Although the postal unions enjoy collective bargaining rights beyond those of regular federal workers, other unions said the proposal could set an economy-wide example at a time when organized labor is under pressure from cost-cutting governors and employers.
“When you break a contract, basically what you’re saying is that we have left the era of good-faith bargaining and negotiation and entered into employer unilateralism,” said Bill Fletcher of the American Federation of Government Employees.
Postal workers have made many concessions to lower costs in an age of dwindling mail volume, postal unions said. The service’s real problem, they said, is that Congress in 2006 stuck it with the requirement that it pay, over 10 years, enough to cover the cost of 75 years worth of future retiree benefits — at a cost of more than $5.5 billion a year.
Legislation to lessen that burden, as well as a request to save $3 billion by eliminating Saturday service, is stalled in a divided Congress, leaving the service deep in the red with the next big retiree health payment due in seven weeks.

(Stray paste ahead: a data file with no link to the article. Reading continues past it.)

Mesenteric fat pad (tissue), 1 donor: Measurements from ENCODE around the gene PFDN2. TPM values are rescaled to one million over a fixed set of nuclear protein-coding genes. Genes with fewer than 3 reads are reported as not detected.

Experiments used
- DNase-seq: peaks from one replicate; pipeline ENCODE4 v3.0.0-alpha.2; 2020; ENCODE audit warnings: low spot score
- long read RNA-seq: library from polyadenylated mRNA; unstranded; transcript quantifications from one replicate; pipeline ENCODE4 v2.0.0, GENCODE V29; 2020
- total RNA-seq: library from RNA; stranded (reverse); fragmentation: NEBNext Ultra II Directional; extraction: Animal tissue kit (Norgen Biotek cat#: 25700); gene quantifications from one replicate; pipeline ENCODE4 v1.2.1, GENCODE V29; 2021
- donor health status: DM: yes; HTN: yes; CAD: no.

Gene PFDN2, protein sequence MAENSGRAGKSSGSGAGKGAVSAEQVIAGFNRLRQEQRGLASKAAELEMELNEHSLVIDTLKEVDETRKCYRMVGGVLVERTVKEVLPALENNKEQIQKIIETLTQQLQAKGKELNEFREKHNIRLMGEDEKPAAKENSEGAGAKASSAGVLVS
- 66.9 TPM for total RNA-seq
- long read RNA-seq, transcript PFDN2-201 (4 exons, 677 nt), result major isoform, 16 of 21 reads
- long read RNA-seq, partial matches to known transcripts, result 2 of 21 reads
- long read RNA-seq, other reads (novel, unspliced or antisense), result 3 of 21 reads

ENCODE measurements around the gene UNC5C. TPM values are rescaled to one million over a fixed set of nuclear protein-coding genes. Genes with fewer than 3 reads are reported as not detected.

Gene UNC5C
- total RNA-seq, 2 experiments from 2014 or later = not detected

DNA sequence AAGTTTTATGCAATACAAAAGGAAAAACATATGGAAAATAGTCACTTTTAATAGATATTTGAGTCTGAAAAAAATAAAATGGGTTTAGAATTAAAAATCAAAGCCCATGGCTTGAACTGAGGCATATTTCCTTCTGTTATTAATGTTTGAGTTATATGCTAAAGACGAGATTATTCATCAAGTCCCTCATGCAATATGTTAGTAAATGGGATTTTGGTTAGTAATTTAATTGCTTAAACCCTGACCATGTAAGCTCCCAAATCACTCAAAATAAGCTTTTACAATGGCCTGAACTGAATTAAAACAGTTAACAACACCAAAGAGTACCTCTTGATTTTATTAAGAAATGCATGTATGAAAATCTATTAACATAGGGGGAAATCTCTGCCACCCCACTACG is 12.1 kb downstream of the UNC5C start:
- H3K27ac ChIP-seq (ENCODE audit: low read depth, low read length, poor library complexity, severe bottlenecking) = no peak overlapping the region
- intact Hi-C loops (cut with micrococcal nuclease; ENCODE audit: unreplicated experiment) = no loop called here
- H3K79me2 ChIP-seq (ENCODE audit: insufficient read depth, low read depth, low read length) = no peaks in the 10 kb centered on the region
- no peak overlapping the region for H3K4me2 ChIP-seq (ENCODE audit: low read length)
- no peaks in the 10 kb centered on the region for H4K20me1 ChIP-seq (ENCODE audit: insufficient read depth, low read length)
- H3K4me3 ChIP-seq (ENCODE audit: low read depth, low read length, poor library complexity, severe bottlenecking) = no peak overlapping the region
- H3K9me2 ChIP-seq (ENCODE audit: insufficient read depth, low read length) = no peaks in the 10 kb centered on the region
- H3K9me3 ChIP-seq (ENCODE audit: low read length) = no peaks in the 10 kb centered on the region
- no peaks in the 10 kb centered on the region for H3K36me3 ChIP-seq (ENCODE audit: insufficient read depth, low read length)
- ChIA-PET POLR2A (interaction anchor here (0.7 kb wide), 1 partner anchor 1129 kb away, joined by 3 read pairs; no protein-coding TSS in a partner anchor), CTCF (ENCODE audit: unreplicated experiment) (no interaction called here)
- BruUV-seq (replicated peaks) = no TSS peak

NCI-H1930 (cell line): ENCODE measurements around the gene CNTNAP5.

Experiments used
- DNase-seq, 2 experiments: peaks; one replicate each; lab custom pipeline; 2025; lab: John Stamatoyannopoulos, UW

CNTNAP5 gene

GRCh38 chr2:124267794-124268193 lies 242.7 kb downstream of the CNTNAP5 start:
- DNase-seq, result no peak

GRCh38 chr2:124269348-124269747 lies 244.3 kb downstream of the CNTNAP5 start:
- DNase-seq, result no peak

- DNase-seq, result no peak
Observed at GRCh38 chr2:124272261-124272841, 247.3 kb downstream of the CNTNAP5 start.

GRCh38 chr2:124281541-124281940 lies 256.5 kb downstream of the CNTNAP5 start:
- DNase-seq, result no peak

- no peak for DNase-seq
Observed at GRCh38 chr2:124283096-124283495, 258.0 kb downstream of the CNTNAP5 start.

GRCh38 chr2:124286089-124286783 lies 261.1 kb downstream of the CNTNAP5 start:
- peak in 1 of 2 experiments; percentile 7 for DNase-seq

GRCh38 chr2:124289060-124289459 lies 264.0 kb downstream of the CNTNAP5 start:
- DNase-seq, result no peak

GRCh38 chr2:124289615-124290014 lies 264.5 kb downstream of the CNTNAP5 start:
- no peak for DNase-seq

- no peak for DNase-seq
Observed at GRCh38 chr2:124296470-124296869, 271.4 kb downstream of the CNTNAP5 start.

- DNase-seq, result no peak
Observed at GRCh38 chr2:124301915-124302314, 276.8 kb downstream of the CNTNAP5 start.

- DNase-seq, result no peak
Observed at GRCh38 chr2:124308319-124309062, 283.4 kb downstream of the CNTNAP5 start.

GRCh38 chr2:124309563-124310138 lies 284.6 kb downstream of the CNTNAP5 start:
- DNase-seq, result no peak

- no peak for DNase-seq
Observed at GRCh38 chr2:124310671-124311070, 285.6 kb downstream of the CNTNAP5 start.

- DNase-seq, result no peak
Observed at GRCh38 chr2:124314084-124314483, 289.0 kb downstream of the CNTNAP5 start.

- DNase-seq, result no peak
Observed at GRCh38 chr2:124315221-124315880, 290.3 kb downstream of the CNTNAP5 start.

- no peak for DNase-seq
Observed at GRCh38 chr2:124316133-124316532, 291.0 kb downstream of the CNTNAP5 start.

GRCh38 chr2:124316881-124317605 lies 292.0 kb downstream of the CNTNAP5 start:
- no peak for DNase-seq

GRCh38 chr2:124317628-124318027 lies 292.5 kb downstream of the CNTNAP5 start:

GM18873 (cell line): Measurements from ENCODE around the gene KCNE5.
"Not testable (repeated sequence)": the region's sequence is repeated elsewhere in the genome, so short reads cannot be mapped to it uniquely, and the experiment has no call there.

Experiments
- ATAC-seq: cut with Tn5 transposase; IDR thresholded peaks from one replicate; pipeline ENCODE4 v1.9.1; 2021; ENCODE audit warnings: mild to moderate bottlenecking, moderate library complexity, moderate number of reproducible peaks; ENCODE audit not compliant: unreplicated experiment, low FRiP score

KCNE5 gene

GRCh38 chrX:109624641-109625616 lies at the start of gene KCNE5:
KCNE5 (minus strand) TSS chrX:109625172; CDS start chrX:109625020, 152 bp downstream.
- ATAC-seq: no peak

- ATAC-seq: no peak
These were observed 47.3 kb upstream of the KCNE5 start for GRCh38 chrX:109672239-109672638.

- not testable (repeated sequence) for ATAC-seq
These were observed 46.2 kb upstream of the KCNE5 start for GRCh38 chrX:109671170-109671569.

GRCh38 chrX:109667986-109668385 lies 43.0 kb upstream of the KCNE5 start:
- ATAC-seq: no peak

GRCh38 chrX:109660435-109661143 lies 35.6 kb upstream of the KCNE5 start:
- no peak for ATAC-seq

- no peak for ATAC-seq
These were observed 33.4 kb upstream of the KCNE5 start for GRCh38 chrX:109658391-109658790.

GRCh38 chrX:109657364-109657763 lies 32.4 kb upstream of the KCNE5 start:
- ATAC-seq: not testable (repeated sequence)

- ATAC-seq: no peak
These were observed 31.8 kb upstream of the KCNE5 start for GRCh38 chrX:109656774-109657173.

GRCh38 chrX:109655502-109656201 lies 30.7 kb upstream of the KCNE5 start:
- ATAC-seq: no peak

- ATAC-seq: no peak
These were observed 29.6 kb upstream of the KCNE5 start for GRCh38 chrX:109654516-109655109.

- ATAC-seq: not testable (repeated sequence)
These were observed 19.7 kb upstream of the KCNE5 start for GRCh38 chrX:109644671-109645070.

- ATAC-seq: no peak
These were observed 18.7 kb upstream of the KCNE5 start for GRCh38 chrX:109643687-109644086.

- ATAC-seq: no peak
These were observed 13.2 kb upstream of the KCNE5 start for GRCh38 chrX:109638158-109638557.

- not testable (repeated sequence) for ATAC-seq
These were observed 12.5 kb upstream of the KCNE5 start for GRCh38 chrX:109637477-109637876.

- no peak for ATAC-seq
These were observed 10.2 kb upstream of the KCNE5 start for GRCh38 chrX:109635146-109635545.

“Do I hold out hope that Congress can do anything? No,” said Cliff Guffey, president of the American Postal Workers Union, one of four postal unions. “It’s the same group that almost brought this country to collapse over the debt ceiling.”
The Postal Service’s proposal is the latest turn in an increasingly urgent battle over what to do with a storied institution that is struggling with stiff competition, declining demand in a digital age and a conflicted identity.
Since 1970, the Postal Service has operated as a quasi-private monopoly that receives virtually no taxpayer support but is hamstrung in competing with companies like FedEx and UPS because it cannot raise prices above a certain level, must maintain minimum levels of service and must now make the annual retiree payments.
Experts said the proposal to break open labor contracts was probably a negotiating stance to force Congress to take action in loosening the service’s constraints. Agency spokesman David Partenheimer said as much in a statement Friday night.
“The strategy, as explained by the postmaster general, is to act on what is within the Postal Service’s control because we can’t change what’s in Congress’s control,” he said. “Everything is on the table, and Congress has not provided solutions to give the Postal Service a sustainable business model. If we put options and proposals out there, it’s at least a starting point rather than waiting for Congress to come up with proposals.”